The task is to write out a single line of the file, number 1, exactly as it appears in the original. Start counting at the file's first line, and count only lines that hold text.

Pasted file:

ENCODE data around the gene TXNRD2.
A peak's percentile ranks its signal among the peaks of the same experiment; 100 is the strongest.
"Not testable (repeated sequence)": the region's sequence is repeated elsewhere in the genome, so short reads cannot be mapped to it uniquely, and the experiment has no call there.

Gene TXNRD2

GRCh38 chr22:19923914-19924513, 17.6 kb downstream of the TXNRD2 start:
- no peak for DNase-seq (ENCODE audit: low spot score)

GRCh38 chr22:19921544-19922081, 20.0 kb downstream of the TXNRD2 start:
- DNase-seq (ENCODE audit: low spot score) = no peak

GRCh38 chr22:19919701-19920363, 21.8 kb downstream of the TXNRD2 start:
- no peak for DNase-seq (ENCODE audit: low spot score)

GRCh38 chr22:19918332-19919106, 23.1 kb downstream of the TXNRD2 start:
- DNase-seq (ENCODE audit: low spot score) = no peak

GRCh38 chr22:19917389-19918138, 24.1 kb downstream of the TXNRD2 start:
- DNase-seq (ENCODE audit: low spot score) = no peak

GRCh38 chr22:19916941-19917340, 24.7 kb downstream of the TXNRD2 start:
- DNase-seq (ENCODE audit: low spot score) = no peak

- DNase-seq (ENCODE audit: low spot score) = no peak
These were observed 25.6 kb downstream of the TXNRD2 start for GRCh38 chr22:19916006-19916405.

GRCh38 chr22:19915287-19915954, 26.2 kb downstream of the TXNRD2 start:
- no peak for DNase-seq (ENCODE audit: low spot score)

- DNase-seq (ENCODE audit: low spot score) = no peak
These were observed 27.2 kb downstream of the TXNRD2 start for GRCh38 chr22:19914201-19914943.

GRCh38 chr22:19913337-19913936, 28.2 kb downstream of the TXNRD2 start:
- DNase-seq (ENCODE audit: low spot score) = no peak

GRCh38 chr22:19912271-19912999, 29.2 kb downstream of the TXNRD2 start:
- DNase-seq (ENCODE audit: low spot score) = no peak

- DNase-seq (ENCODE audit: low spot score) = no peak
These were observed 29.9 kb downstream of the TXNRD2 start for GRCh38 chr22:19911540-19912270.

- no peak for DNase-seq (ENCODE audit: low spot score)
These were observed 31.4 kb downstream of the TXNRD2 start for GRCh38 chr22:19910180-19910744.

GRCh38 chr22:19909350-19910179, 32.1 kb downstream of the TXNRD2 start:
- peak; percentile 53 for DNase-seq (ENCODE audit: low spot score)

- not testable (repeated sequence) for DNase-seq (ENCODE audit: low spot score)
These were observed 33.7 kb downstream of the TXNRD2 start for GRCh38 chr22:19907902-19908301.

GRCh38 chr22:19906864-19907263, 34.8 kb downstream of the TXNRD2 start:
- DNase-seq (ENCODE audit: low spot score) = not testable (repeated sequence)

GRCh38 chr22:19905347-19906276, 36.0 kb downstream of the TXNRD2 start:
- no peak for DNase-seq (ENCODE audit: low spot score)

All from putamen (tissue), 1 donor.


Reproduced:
ENCODE data around the gene TXNRD2.